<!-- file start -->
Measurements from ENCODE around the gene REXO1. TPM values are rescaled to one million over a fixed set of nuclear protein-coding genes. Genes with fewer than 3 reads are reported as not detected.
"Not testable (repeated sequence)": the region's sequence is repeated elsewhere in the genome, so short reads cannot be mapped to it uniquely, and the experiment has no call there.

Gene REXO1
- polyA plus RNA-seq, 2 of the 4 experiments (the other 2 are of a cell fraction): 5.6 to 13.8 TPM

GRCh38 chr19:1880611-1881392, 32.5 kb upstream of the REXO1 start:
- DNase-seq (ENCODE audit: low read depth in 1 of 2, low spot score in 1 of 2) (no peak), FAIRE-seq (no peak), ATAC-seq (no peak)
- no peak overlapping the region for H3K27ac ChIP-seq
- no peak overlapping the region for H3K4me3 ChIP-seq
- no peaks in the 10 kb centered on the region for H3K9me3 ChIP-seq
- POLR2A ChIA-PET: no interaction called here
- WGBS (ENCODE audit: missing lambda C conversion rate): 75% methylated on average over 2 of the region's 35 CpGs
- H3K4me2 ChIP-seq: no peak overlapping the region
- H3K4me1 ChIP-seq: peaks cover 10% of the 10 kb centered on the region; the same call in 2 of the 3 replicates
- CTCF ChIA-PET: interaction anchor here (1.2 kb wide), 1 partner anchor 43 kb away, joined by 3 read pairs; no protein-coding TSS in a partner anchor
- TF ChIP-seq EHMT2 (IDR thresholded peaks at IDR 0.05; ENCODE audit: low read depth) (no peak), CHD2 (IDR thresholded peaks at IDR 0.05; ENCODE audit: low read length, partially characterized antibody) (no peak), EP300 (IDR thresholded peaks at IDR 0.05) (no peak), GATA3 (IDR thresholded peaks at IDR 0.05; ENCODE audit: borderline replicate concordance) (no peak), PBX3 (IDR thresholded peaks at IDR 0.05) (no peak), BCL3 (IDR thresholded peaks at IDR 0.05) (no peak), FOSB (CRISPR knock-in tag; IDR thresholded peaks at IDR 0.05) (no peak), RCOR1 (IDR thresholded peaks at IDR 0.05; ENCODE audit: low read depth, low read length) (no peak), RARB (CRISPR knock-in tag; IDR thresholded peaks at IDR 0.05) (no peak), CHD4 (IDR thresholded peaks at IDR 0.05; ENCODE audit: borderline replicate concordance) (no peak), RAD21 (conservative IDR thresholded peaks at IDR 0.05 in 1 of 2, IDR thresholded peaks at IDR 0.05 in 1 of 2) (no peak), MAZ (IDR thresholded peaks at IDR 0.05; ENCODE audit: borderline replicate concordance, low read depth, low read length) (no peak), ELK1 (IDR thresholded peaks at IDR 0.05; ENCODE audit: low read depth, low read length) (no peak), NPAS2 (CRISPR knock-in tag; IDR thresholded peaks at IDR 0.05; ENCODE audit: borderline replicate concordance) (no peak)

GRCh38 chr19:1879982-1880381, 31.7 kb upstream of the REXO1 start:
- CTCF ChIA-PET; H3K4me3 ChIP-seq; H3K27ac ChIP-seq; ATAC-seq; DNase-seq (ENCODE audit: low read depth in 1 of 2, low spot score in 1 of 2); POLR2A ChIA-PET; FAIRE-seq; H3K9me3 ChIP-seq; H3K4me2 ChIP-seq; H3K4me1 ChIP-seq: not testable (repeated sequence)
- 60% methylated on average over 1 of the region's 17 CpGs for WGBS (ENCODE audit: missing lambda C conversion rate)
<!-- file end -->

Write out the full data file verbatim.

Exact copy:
Measurements from ENCODE around the gene REXO1. TPM values are rescaled to one million over a fixed set of nuclear protein-coding genes. Genes with fewer than 3 reads are reported as not detected.
"Not testable (repeated sequence)": the region's sequence is repeated elsewhere in the genome, so short reads cannot be mapped to it uniquely, and the experiment has no call there.

Gene REXO1
- polyA plus RNA-seq, 2 of the 4 experiments (the other 2 are of a cell fraction): 5.6 to 13.8 TPM

GRCh38 chr19:1880611-1881392, 32.5 kb upstream of the REXO1 start:
- DNase-seq (ENCODE audit: low read depth in 1 of 2, low spot score in 1 of 2) (no peak), FAIRE-seq (no peak), ATAC-seq (no peak)
- no peak overlapping the region for H3K27ac ChIP-seq
- no peak overlapping the region for H3K4me3 ChIP-seq
- no peaks in the 10 kb centered on the region for H3K9me3 ChIP-seq
- POLR2A ChIA-PET: no interaction called here
- WGBS (ENCODE audit: missing lambda C conversion rate): 75% methylated on average over 2 of the region's 35 CpGs
- H3K4me2 ChIP-seq: no peak overlapping the region
- H3K4me1 ChIP-seq: peaks cover 10% of the 10 kb centered on the region; the same call in 2 of the 3 replicates
- CTCF ChIA-PET: interaction anchor here (1.2 kb wide), 1 partner anchor 43 kb away, joined by 3 read pairs; no protein-coding TSS in a partner anchor
- TF ChIP-seq EHMT2 (IDR thresholded peaks at IDR 0.05; ENCODE audit: low read depth) (no peak), CHD2 (IDR thresholded peaks at IDR 0.05; ENCODE audit: low read length, partially characterized antibody) (no peak), EP300 (IDR thresholded peaks at IDR 0.05) (no peak), GATA3 (IDR thresholded peaks at IDR 0.05; ENCODE audit: borderline replicate concordance) (no peak), PBX3 (IDR thresholded peaks at IDR 0.05) (no peak), BCL3 (IDR thresholded peaks at IDR 0.05) (no peak), FOSB (CRISPR knock-in tag; IDR thresholded peaks at IDR 0.05) (no peak), RCOR1 (IDR thresholded peaks at IDR 0.05; ENCODE audit: low read depth, low read length) (no peak), RARB (CRISPR knock-in tag; IDR thresholded peaks at IDR 0.05) (no peak), CHD4 (IDR thresholded peaks at IDR 0.05; ENCODE audit: borderline replicate concordance) (no peak), RAD21 (conservative IDR thresholded peaks at IDR 0.05 in 1 of 2, IDR thresholded peaks at IDR 0.05 in 1 of 2) (no peak), MAZ (IDR thresholded peaks at IDR 0.05; ENCODE audit: borderline replicate concordance, low read depth, low read length) (no peak), ELK1 (IDR thresholded peaks at IDR 0.05; ENCODE audit: low read depth, low read length) (no peak), NPAS2 (CRISPR knock-in tag; IDR thresholded peaks at IDR 0.05; ENCODE audit: borderline replicate concordance) (no peak)

GRCh38 chr19:1879982-1880381, 31.7 kb upstream of the REXO1 start:
- CTCF ChIA-PET; H3K4me3 ChIP-seq; H3K27ac ChIP-seq; ATAC-seq; DNase-seq (ENCODE audit: low read depth in 1 of 2, low spot score in 1 of 2); POLR2A ChIA-PET; FAIRE-seq; H3K9me3 ChIP-seq; H3K4me2 ChIP-seq; H3K4me1 ChIP-seq: not testable (repeated sequence)
- 60% methylated on average over 1 of the region's 17 CpGs for WGBS (ENCODE audit: missing lambda C conversion rate)